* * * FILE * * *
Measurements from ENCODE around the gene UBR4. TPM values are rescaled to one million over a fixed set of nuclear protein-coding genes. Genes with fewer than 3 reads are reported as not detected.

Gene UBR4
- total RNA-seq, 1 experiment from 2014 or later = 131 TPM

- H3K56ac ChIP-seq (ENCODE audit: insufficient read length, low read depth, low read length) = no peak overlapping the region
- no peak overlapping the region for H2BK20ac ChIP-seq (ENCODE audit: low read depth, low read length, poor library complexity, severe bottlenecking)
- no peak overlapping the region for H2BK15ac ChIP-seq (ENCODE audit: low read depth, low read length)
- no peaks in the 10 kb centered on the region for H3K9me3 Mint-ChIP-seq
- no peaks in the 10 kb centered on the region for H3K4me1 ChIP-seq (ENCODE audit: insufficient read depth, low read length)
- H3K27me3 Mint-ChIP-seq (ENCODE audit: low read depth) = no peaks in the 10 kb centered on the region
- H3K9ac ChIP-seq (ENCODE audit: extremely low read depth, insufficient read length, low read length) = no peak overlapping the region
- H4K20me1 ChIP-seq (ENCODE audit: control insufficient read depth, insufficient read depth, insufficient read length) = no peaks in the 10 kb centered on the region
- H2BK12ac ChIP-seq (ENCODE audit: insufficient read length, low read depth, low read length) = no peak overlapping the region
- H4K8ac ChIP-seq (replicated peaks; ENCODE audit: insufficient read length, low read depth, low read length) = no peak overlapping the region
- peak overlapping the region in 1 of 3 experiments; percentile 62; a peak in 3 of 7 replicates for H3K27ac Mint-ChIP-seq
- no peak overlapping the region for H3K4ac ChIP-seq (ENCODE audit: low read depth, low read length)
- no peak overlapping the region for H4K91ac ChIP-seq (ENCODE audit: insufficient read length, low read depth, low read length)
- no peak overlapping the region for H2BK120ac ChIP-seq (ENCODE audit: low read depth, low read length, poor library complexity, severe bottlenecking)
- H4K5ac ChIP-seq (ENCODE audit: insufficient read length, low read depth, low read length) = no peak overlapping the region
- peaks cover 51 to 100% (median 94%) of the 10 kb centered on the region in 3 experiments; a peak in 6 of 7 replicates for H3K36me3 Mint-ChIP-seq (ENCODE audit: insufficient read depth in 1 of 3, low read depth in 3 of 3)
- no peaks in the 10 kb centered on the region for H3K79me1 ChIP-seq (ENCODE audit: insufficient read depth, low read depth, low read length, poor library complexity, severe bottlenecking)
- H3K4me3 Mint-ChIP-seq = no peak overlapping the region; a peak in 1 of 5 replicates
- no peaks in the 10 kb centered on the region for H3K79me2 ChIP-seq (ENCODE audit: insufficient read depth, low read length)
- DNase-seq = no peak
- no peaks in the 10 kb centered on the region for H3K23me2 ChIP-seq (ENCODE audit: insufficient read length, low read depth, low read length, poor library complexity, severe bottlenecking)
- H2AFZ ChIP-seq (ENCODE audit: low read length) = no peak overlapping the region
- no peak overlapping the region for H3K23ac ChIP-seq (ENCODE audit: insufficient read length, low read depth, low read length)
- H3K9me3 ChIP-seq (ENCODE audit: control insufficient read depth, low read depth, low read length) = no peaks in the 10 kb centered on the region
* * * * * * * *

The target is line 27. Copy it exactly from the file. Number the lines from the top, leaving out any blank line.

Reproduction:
- H3K9me3 ChIP-seq (ENCODE audit: control insufficient read depth, low read depth, low read length) = no peaks in the 10 kb centered on the region